It raises rates on non-solar users who are still attached to the grid. Put aside for the moment that study after study after study (Missouri, South Carolina, Minnesota, Mississippi – need I go on?) disproves that theory on its face. Let’s eliminate the strawman by pointing out that distributed solar generates electricity where it is consumed, thus lowering the need for the utility to invest in new transmission and distribution resources while reducing peak demand and extending the life of grid infrastructure by placing less demand on existing facilities. Over time, distributed solar should provide utilities with substantial savings in capital and operating costs.

These and other spurious arguments are being made at the state level, and it’s up to the solar industry to police and fight these attempts to eliminate the second most successful mechanism (the ITC being the first) for expanding solar’s reach.

Look, there’s currently a huge divide between utilities in this country. On one hand, you have utilities that accept the smart grid and distributed generation as the future of energy. On the other hand, some utilities cling to an outdated, centuries-old, centralized model of energy distribution – and that’s not going to work in the 21st century. Solar needs to celebrate the former and educate the latter to bring coherent energy policies to the U.S.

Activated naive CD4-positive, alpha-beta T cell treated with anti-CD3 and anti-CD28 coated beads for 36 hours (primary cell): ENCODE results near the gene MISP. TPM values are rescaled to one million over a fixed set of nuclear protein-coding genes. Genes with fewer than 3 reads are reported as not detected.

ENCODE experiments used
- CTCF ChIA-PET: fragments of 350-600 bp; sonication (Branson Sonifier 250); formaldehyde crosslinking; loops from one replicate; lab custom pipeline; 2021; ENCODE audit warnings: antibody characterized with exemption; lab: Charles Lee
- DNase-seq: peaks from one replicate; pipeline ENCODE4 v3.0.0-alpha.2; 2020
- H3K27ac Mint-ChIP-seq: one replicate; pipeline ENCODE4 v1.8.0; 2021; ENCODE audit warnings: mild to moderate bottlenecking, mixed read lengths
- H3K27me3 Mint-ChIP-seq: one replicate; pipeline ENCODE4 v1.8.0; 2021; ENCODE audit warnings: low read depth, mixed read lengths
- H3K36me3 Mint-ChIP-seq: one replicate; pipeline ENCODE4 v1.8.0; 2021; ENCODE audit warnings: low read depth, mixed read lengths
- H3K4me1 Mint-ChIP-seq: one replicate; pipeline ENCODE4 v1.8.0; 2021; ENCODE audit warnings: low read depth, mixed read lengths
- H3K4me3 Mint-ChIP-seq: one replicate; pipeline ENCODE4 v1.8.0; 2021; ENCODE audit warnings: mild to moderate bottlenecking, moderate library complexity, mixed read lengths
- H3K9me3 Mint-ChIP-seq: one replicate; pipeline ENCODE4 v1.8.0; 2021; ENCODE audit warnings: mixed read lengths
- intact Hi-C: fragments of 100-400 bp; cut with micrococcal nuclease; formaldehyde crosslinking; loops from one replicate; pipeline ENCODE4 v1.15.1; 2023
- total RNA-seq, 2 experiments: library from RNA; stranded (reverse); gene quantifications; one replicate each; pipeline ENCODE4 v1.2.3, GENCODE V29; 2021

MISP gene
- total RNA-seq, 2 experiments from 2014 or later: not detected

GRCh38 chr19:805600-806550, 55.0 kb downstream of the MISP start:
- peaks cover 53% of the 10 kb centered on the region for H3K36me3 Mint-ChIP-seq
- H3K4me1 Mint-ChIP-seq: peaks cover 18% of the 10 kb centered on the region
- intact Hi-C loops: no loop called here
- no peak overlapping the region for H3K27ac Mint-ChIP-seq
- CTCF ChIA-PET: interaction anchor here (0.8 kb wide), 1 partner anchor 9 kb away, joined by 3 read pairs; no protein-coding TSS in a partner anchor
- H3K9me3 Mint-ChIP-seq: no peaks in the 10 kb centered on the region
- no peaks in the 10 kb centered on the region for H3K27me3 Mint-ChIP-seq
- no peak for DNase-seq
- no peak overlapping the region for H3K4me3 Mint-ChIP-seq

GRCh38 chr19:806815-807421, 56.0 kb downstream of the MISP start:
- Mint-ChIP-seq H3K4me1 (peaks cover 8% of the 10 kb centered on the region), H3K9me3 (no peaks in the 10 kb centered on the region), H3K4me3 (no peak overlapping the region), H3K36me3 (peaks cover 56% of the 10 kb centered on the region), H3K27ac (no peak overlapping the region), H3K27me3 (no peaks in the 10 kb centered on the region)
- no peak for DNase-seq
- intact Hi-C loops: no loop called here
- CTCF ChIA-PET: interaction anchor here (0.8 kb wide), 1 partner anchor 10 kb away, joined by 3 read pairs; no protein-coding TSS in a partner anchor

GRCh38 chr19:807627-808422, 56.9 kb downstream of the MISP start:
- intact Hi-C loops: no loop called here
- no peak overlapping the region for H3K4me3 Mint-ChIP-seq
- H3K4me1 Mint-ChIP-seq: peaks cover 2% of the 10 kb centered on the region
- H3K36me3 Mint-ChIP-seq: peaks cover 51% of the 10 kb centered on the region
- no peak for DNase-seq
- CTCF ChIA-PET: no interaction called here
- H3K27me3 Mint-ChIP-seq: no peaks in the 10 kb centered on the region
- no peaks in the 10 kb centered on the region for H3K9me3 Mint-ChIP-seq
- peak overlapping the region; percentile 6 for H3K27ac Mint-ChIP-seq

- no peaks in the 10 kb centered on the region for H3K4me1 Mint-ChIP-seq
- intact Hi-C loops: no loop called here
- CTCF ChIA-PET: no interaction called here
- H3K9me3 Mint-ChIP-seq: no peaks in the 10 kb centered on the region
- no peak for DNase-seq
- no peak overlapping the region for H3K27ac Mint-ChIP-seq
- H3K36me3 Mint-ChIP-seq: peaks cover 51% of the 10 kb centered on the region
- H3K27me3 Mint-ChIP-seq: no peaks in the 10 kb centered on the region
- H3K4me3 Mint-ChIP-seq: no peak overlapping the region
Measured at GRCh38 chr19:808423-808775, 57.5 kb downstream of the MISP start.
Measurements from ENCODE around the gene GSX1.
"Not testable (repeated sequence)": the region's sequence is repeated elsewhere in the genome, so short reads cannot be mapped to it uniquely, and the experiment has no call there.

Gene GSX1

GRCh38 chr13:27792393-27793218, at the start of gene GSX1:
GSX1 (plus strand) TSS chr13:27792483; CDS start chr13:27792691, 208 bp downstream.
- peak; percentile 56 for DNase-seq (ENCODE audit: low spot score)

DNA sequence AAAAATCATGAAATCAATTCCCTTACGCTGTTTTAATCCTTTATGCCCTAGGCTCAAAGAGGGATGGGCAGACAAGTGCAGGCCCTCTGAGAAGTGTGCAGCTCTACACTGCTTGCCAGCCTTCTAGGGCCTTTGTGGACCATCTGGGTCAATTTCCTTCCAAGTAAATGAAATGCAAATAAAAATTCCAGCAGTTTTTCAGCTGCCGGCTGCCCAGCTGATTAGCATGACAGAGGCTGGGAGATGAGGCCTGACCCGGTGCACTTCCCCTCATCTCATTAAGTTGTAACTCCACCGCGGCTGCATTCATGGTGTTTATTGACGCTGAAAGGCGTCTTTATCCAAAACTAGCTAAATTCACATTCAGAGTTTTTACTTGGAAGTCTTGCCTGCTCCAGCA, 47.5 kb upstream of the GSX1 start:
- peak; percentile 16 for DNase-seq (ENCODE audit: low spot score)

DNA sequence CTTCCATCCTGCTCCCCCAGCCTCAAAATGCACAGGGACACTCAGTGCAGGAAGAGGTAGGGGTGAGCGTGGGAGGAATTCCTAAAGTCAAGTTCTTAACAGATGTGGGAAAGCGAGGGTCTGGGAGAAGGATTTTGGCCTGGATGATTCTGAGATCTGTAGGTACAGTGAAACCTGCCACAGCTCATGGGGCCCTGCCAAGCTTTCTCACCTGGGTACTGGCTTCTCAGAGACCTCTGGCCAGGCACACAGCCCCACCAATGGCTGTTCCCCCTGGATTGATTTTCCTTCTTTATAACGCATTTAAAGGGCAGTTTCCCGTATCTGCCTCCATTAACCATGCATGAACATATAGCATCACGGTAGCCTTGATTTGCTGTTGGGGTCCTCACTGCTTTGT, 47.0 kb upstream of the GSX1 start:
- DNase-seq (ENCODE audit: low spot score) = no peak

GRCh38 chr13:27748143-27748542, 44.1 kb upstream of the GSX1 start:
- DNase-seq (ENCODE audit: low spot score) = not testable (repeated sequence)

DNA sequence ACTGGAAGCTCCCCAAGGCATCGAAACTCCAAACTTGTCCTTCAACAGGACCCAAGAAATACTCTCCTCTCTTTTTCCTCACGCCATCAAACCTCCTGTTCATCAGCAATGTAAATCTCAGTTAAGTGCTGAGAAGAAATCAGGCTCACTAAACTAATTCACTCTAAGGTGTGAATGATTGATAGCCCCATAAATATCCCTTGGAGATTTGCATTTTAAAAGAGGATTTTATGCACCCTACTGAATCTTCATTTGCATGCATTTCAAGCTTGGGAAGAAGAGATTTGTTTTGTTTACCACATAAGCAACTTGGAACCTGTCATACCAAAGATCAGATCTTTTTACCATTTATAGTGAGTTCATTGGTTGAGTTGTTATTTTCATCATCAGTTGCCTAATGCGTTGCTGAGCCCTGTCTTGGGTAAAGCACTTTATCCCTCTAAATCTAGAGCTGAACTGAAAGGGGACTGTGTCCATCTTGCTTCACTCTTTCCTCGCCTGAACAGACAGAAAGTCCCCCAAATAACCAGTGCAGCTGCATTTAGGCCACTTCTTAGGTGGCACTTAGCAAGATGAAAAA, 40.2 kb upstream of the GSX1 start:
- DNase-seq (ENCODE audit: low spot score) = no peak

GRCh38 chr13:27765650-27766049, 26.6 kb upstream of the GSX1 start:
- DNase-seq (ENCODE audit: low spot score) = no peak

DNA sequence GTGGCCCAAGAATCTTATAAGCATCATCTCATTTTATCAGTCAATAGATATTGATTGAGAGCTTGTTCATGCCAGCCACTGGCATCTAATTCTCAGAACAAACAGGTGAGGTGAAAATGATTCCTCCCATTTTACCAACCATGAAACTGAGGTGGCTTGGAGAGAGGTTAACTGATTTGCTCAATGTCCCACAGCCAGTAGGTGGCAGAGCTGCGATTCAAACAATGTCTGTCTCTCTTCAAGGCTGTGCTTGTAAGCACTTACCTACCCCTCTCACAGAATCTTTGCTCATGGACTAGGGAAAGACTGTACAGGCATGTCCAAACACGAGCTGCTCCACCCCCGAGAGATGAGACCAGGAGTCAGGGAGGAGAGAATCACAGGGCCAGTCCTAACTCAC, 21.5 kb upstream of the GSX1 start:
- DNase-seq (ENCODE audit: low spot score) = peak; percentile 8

We’re seeing the disastrous effects of net-metering rollbacks in places like Arizona and Nevada – a contagion whose devastating effects we must prevent from spreading elsewhere.

Lower Costs, Better Financing
Passing the ITC was an enormous achievement, and its extension will help U.S. solar’s growth. But we still must work to lower the overall costs of installation. Interconnection costs (connecting a solar system to the grid), permitting and other installation costs still make solar less affordable to businesses that want to go solar but can’t figure out how to fit it on their balance sheets.